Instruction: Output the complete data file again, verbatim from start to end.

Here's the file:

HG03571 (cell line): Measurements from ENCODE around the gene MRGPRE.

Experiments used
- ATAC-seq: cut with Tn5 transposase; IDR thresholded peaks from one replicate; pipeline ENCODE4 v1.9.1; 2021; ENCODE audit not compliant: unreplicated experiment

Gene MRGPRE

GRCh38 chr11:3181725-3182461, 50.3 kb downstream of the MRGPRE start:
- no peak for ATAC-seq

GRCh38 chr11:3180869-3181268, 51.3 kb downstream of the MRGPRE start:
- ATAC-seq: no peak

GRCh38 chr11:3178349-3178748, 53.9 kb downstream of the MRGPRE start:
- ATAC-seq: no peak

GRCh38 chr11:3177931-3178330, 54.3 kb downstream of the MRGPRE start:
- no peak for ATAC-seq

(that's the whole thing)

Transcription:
HG03571 (cell line): Measurements from ENCODE around the gene MRGPRE.

Experiments used
- ATAC-seq: cut with Tn5 transposase; IDR thresholded peaks from one replicate; pipeline ENCODE4 v1.9.1; 2021; ENCODE audit not compliant: unreplicated experiment

Gene MRGPRE

GRCh38 chr11:3181725-3182461, 50.3 kb downstream of the MRGPRE start:
- no peak for ATAC-seq

GRCh38 chr11:3180869-3181268, 51.3 kb downstream of the MRGPRE start:
- ATAC-seq: no peak

GRCh38 chr11:3178349-3178748, 53.9 kb downstream of the MRGPRE start:
- ATAC-seq: no peak

GRCh38 chr11:3177931-3178330, 54.3 kb downstream of the MRGPRE start:
- no peak for ATAC-seq